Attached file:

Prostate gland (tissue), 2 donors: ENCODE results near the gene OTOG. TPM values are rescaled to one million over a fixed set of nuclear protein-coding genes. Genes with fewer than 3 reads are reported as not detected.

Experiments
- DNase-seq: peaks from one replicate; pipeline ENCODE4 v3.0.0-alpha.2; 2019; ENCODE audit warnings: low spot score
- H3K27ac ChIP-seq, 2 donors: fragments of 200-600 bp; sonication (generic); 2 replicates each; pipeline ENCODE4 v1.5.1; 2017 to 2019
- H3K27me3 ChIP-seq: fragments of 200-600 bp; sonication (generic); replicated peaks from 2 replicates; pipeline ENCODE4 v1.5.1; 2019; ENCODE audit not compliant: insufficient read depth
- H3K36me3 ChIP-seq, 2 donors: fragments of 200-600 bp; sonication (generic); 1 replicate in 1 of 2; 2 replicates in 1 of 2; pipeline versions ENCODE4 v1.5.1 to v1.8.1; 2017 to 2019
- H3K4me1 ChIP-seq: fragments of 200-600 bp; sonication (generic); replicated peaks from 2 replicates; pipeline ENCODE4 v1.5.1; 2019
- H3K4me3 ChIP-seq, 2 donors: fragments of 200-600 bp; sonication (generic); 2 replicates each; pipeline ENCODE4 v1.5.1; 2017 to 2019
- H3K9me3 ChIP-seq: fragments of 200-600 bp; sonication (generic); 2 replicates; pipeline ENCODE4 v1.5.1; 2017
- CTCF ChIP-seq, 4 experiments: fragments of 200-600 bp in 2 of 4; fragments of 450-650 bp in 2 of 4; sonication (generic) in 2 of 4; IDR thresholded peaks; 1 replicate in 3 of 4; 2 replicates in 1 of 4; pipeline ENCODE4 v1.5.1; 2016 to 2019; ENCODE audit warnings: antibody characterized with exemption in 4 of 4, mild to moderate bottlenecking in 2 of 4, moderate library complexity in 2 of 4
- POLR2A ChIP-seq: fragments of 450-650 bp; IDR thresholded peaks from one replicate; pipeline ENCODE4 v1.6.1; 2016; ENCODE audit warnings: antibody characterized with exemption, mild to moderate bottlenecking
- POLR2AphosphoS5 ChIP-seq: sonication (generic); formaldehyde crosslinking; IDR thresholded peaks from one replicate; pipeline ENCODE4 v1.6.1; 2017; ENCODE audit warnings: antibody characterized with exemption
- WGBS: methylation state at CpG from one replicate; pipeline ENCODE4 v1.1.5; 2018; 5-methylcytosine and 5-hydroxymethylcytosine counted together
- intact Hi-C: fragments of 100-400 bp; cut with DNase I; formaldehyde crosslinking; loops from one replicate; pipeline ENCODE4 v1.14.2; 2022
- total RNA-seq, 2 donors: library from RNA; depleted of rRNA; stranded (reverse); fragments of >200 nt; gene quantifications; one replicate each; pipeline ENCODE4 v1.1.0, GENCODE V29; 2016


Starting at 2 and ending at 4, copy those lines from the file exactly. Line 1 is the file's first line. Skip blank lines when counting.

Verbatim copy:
Experiments
- DNase-seq: peaks from one replicate; pipeline ENCODE4 v3.0.0-alpha.2; 2019; ENCODE audit warnings: low spot score
- H3K27ac ChIP-seq, 2 donors: fragments of 200-600 bp; sonication (generic); 2 replicates each; pipeline ENCODE4 v1.5.1; 2017 to 2019